1 Department of Bioscience - Wildlife Ecology, Department of Bioscience, Science and Technology, Aarhus University2 unknown3 Department of Bioscience - Wildlife Ecology, Department of Bioscience, Science and Technology, Aarhus University
Summary Population development of Common Tern Sterna hirundo in Denmark, 1970-2012 The Common Tern is an Annex I species on the EU Birds Directive. It is designated as a breeding species for 30 of the Danish SPAs. Knowledge about breeding occurrence of terns has been collected mainly in projects and surveys initiated and carried out by volunteers, in some cases in collaboration with the Danish Ornithological Society/BirdLife Denmark. The most substantial countrywide information about breeding occurrence of Common Terns has been provided by the Danish Tern Group, the Gull and Tern Group and the locality and atlas projects organized by the Danish Ornithological Society. Some localities have been followed on an almost annual basis by volunteers and/or by national or regional authorities. The Ministry of Environment initiated a national monitoring programme that ensured visits to a large number of potential breeding sites of Common Terns in 2006 and 2012. Furthermore, the Ministry hired Aarhus University to organize a national survey of breeding colonial coastal birds in 2010 and to build a database of existing data on breeding numbers of colonial coastal birds at all known breeding sites. To identify the most reliable data for each breeding site, we went through all data collated for Common Terns and evaluated the quality of the count data. The development in breeding numbers is given in Appendix 1 for 15 of the most important breeding areas; the location of these areas is given in Fig. 1. For many years these areas housed 75-80% of the Danish breeding population. Historical records suggest that the Common Tern possibly bred with several thousand pairs in Denmark in the first half of the 20th century, but numbers declined and the breeding population has not exceeded 1500 pairs since 1970. Nonetheless, the Common Tern has been widely distributed after 1970 with breeding colonies located along mainland coasts, on islets in fjords and offshore as well as on small islets in freshwater lakes (Fig. 3). We estimate that app. 1000 pairs were breeding in Denmark during 1975-1980 (850-900 pairs counted; Tab. 1). Breeding numbers subsequently increased, reaching 1470 pairs in 1988. But a decline began again already in the early 1990s (Fig. 2), reaching 1090 pairs in 1995, 855 pairs in 2000 and 530-670 pairs in 2006-2010 (Tab. 1). A sudden settlement of 150 breeding pairs on the island of Anholt in 2010 was surprising and led to the increase from 2006 to 2010. The long-term decrease was recorded in all parts of the country that had hosted large numbers of breeding pairs up until the first half of the 1990s (Tab. 1). Consequently, by 2006-2012 the species had more or less disappeared from larger parts of Jutland and Funen (compare maps in Fig. 3). Although the number of breeding colonies remained fairly stable (around 50 colonies, Tab. 5), the number of colonies along coasts decreased (Tab. 2), and the proportion of breeders nesting in coastal colonies declined from 85-90 % during 1980-1995 to 50-52 % in 2006-2010 (Tab. 3). The region Roskilde Fjord was the most important breeding area in Denmark during several periods between 1970 and 2007, but numbers decreased markedly after 1995 (Fig. 4). The decline in at least this fjord may have been related to a decrease in the production of fledglings. Thus a survey of breeding success during 1997-2002 indicated that only < 0.1-0.2 young fledged per pair despite high hatching success in most years (Andersen-Harild 1997, 1998, 1999, 2003). The mean annual frequency with which parents fed their young was < 0.60 times per hour during the three years with records, and this suggest that parents experienced low food availability (Andersen-Harild 1997, 1998, 1999). The other most important regions for breeding Common Terns have been the Danish part of the Wadden Sea, West Jutland, Limfjorden, Northern Kattegat and Lolland (Tab. 1). The causes of declines in these areas are generally unknown. However, there are indications that for some of the former key localities, declining numbers were related to increasing occurrence of red fox Vulpes vulpes. In recent years, Common Terns have bred in fairly high numbers and with high success on small islets (of which some are artificial) in freshwater lakes. We suggest that the conditions for breeding Common Terns can be improved in several parts of the country by controlling mammalian predators and managing the vegetation on key breeding sites, and/or by creating artificial breeding islets.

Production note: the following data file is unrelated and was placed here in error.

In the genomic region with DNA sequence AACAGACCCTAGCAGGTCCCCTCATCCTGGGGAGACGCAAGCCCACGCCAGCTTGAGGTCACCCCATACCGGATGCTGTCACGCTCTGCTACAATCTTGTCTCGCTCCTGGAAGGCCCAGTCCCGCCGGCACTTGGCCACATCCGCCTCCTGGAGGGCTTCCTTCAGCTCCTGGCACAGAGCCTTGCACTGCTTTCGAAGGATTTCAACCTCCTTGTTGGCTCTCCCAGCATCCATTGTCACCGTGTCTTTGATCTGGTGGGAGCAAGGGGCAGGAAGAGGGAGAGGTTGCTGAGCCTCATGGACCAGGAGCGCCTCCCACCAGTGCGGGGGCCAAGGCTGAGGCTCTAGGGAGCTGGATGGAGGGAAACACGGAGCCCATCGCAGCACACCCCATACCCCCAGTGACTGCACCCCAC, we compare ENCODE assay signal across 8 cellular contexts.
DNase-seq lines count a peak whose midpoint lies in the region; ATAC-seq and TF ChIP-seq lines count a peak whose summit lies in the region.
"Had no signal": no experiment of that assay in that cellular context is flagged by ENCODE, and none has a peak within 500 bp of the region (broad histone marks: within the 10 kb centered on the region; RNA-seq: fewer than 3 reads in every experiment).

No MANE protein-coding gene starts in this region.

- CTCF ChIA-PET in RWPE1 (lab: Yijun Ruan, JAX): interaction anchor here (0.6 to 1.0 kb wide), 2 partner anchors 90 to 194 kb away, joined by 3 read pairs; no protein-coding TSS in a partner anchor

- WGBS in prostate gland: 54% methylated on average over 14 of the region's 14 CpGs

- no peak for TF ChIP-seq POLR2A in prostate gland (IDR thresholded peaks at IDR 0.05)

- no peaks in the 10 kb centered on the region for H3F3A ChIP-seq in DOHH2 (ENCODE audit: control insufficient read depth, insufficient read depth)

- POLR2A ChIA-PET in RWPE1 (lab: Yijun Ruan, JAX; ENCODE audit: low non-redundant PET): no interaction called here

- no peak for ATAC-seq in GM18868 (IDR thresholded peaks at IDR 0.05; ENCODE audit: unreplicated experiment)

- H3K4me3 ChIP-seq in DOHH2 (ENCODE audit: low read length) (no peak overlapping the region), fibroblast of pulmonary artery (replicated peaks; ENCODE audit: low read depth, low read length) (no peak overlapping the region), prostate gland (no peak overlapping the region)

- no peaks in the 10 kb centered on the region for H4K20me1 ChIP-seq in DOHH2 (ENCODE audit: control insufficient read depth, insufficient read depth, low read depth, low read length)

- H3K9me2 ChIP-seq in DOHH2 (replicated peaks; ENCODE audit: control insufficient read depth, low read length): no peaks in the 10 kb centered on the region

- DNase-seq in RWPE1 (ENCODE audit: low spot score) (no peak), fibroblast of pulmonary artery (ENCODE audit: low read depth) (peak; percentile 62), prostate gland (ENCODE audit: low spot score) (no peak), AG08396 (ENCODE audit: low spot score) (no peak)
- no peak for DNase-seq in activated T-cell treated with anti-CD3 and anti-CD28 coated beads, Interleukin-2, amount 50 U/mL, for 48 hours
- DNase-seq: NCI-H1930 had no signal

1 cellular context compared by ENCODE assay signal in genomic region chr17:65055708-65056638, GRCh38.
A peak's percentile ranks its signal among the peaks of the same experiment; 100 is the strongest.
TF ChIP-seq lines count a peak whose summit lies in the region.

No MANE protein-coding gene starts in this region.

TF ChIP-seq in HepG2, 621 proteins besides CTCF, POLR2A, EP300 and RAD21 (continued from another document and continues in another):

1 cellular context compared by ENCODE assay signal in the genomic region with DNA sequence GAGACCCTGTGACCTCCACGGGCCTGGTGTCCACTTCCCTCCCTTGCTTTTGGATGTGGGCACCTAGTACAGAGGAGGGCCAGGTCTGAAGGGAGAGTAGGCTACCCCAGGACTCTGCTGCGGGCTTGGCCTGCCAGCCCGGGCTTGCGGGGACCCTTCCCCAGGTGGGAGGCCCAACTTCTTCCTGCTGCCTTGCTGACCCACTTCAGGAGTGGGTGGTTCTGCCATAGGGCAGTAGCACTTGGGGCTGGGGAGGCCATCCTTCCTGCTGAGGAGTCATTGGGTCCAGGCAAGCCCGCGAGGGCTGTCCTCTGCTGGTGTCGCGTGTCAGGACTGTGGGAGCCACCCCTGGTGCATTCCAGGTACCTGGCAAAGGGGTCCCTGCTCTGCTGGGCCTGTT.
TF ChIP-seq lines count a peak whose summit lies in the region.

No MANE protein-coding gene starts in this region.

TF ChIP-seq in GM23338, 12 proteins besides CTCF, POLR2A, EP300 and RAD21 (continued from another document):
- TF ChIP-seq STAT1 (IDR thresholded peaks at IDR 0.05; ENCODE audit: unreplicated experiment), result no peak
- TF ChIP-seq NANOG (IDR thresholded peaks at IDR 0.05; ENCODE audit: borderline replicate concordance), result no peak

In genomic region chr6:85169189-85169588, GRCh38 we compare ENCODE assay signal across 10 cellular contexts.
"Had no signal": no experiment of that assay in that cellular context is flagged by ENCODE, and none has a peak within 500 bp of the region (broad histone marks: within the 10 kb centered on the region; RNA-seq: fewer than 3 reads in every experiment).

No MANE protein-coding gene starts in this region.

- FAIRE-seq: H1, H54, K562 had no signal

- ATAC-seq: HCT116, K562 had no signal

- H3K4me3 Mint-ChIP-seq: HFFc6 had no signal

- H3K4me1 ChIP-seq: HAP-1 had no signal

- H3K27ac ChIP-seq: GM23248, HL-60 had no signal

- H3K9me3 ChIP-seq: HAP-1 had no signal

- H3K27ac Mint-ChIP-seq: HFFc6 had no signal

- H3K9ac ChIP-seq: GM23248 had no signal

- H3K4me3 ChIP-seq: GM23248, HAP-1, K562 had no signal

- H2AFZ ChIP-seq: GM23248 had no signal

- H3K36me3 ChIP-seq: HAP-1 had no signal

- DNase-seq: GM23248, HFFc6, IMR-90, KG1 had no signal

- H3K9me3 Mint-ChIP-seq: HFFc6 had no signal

Dansk Ornitologisk Forenings Tidsskrift, 2013, Vol 107, p. 261-280